I began now to meet people – not a lot at once, but sparingly, the way the earth would throw up a daisy here and there. There just weren’t that many people in a 3000 population town! We went to the Pizza Hut, the only restaurant that served fresh vegetables in the town – to their salad bar, which was excellent. And the woman who had just taken over the running of the restaurant prepared us a fantastic pizza. It was like no Pizza Hut I’d ever been in. It was Sunday night – large pizza on sale for $9.99. I paid for dinner and was glad Raina had some pizza to take home. I knew she lived pretty hand-to-mouth. The woman who ran the pizza place was named Susan Sassy. Everyone called her Sassy Susan. She was round and tough, the way many West Virginia women were. But she was nice to us. Raina has her fans in the town. I think folks really appreciated the fact that she’d come there at all, committed, came to City Council meetings even if she had some new ideas and was optimistic!

We got to the hotel and the night person on duty was also nice and interested in us. We sat up until late catching up and sharing. I found that this place lent itself to a kind of late-night intimacy and openness I hadn’t felt for many years.

The hotel was overlooking the most beautiful waterfall and stream, where people came to swim because the pool was over 6 feet deep. The stream had been recently stocked with fish and for the first part of the season, fishermen had to abide by the catch and return policy. Later, as the fish bred and grew, they could keep the fish. Fishing is another way people live in West Virginia. The streams are full of trout and folks fish to eat there. It’s a natural part of life, like gardening.

The water rushed and the sound was welcome all night. I got up though because I was so cold somewhere after 2:00. I always get cold at night these days.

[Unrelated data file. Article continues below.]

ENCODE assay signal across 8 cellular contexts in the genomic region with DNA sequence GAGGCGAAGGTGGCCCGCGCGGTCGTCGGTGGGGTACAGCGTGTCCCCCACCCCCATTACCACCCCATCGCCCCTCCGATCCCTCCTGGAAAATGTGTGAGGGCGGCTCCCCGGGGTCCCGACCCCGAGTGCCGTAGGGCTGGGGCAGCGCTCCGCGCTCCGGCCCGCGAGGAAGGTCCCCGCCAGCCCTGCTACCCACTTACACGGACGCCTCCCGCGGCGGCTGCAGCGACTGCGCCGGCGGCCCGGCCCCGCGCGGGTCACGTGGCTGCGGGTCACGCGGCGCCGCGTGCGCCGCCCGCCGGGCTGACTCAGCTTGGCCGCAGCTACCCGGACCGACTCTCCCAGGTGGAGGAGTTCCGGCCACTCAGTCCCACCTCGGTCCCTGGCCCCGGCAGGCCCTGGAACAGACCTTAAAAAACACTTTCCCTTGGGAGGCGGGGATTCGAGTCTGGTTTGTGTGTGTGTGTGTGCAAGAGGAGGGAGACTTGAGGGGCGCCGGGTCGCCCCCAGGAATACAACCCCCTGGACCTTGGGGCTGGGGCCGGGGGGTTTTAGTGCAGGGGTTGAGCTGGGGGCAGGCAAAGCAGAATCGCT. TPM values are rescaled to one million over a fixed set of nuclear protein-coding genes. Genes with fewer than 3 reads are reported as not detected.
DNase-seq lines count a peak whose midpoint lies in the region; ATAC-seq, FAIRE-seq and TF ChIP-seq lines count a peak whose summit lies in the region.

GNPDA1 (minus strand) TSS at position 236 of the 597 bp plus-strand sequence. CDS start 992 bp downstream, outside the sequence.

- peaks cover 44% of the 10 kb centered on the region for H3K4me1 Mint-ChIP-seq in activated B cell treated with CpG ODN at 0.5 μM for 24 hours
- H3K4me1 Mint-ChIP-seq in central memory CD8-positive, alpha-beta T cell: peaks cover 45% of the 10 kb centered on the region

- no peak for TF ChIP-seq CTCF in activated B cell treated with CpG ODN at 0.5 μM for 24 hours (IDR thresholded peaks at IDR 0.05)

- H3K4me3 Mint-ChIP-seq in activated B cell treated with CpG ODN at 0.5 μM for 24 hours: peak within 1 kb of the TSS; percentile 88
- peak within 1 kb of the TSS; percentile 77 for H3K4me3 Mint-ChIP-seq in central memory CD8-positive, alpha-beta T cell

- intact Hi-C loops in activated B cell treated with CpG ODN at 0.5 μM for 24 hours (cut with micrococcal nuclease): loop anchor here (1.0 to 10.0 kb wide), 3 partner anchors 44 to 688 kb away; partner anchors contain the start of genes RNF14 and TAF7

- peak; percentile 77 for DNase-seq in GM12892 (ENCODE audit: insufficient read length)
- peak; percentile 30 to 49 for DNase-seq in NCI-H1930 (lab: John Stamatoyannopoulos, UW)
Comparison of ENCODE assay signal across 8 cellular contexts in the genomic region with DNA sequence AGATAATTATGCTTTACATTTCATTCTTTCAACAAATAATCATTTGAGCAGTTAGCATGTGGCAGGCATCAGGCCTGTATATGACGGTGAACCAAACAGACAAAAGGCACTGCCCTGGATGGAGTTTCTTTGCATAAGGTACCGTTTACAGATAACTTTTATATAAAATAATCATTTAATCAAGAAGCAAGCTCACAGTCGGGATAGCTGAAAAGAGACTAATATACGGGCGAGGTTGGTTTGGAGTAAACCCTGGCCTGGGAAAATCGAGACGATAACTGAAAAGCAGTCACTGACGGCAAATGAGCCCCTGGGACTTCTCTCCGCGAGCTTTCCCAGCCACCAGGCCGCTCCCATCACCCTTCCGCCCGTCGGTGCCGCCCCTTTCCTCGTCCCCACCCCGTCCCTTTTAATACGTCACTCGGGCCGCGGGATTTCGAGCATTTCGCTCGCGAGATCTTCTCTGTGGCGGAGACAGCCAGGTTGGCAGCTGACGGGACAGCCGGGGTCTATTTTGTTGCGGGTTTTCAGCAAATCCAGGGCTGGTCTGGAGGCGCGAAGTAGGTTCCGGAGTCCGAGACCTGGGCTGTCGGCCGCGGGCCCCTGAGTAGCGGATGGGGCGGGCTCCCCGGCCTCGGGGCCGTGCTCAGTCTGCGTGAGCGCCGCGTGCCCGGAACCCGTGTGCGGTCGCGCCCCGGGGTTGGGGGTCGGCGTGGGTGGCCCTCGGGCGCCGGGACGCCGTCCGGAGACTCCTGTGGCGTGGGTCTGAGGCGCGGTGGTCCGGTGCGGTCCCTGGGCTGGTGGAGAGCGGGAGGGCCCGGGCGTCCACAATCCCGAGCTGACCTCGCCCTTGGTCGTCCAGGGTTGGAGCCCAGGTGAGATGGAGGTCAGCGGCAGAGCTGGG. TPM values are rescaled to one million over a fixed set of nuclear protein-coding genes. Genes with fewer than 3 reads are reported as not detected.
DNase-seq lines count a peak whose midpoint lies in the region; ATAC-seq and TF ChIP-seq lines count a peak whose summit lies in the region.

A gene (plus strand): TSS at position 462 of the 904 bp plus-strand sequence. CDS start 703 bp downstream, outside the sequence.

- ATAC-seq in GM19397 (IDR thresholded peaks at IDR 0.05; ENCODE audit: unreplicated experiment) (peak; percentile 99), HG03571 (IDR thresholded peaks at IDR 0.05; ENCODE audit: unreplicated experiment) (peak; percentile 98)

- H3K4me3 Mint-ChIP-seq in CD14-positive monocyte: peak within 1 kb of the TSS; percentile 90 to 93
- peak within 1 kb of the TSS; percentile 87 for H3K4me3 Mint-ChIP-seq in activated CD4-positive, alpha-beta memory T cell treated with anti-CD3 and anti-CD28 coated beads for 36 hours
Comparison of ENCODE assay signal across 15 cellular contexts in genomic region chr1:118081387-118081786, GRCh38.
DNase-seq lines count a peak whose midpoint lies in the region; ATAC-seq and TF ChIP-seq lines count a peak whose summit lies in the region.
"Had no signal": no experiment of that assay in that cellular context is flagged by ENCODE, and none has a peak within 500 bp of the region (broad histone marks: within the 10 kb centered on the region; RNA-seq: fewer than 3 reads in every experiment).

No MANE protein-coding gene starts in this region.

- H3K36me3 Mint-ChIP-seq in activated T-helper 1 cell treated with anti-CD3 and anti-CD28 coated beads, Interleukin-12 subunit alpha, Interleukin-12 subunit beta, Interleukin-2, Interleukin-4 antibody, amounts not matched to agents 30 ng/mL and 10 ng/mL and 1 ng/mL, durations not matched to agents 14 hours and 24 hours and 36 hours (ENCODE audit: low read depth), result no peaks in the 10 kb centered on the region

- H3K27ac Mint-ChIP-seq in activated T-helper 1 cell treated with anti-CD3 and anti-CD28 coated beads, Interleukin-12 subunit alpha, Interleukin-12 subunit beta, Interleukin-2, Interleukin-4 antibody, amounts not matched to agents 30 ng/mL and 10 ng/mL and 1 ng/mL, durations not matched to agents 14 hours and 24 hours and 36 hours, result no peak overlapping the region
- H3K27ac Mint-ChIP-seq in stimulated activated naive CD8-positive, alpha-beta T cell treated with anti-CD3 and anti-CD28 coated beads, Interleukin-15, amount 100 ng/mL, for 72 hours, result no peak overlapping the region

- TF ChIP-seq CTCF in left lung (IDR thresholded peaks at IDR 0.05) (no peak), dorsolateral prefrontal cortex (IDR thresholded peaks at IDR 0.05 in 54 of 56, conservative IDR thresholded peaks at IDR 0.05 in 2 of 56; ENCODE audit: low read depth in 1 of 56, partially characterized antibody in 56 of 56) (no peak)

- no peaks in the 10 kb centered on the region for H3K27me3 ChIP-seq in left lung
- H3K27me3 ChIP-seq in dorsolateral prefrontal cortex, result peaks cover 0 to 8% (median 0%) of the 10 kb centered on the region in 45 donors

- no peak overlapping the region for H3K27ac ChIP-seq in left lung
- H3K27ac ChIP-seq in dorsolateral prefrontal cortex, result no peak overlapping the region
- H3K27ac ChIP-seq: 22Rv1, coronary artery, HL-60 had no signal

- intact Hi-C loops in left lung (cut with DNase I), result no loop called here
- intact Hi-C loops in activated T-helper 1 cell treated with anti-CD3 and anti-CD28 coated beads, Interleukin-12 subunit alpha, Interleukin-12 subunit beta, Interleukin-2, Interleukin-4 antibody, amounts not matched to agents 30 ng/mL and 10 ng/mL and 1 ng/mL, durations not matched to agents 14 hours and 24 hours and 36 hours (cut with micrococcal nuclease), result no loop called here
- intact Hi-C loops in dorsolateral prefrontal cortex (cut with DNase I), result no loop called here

Part 3

Raina’s closest friend in town is the Mayor. He’s also kind of an old hippie, but the difference is, unlike Raina , he’s an insider as well as an outsider. He had grown up in New York in Long Island, but he returned to his family home in Greenwood a number of years back. His family was one of the wealthy ones, one of the ones that helped clear-cut the whole State a few generations ago. Cam spends much of his time at his family farmhouse 5 miles outside of town though because he’s the Mayor, he has to keep a small apartment to be a resident of Greenwood.

Perhaps it’s his guilt for his forefathers that makes him so, but  Cam is the foremost Tree-hugger in the area and is famous for his environmental stance and commitment. He actually ran for Governor a few years ago on an environmental platform and was soundly beaten, but he is considering running again, just to be sure the message is heard. Imperturbable until he starts speaking about his personal life, he looks like a young and thin James Taylor. He has enemies in the town but he has supporters also.

We were to go to dinner at his farmhouse that evening, but we spent the day largely at the waterfall right by my hotel. A guy named Guy helped me down to right by the water. It was a bit steep and risky but I trusted him completely. He was so solid. A really good person. Raina , who’s on a thousand town committees was talking to him about some work he could do with the teen-agers. He and a friend of his cast fishing-lines into the water and threw back their fish as we had a picnic Raina had prepared, her little dog dancing circles of ecstasy around us.

That evening we drove up to Mayor Cam Stewart’s  farm-house. He led the way up the winding pass, stopping at points to show us the difference between old growth, clear cut and 15-years post clear-cut. He talked about the differing views on degrading forests by selective cut versus the longer time and erosion caused by clear-cutting. As he drove ahead of us, Raina said, “If you see a sadness in his eyes, it’s because he just sold 120 of his 150 acres to the timber companies.”

“What?” I gasped, amazed that this environmentalist would do such a thing.

“He saved 30.” Raina said. “But otherwise, he would have lost it all. Most of the money went to his wife’s medical bills. She has M.S. – then she left him anyway.” Raina’s voice was sad for her friend.